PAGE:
The new strategic plan was scheduled to be worked on in 2021, but pandemic challenges resulted in efforts being delayed until November 2022 and completed this past year.

Looking back at the 2017 plan, successes were realized in most areas. It is interesting to compare where we aspired to be in 2015/16 and where we succeeded despite the challenges of COVID. Below were the priorities that guided us back then:

The following were identified as BAC’s strategic priorities in 2015:

  • Public Policy on Baking Industry Issues
  • Voice of Canada’s Baking Industry
  • Membership Engagement
  • Resource Development
  • Board Effectiveness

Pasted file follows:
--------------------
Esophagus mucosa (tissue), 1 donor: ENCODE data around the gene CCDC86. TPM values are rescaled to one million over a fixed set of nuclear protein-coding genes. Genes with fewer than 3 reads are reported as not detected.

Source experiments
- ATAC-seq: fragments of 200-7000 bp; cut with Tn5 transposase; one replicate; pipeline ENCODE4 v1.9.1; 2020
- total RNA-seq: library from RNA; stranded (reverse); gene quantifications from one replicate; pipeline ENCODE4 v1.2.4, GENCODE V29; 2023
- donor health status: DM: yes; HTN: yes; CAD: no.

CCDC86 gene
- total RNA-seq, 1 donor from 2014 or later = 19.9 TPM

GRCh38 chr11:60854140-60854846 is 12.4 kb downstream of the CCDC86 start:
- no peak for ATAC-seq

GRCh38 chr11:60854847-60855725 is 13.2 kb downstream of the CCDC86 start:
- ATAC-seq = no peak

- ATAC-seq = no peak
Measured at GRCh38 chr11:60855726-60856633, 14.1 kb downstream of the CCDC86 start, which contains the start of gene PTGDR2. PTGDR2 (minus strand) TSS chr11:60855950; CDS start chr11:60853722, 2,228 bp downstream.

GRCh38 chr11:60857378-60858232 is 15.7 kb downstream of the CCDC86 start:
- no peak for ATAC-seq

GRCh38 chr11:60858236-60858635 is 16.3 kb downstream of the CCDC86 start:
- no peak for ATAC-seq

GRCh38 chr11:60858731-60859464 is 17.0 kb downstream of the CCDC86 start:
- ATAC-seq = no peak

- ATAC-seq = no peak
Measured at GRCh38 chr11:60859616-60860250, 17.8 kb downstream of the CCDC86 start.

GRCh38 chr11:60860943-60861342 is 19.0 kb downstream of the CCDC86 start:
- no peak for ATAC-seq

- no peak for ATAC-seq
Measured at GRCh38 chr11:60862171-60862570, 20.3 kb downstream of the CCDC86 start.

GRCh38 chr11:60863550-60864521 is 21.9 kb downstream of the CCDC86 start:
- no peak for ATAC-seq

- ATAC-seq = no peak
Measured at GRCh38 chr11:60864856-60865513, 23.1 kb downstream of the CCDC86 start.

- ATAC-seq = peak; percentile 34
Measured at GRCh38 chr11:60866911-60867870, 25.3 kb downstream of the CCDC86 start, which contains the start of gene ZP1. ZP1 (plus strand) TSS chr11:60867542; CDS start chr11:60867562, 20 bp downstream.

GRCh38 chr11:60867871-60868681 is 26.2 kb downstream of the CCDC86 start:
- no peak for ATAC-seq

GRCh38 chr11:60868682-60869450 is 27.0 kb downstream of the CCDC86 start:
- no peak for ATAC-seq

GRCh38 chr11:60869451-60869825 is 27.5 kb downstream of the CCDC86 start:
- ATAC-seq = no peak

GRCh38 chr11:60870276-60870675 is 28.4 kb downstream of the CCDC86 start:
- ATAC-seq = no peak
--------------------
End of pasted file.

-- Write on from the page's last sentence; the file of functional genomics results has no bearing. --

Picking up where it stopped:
Read the BAC Strategic Plan 2017-2021:

Following our 2023 survey, these strategic priorities were identified:

  • Member Engagement and Value Proposition
  • Education and Training
  • Industry Advocacy
  • Sustainability and Environmental Responsibility
  • Innovation and Technology Adoption 

Read the 2024 Strategic Direction:

New mission statement
We have retired our old mission statement: “To empower our members in providing nutritious and delicious baked goods to consumers in Canada and around the world through leading public policy, knowledge transfer and networking.”

And now simply state this: “BAC Unites the Canadian Baking Community”

Martin Barnett, Executive Director
Baking Association of Canada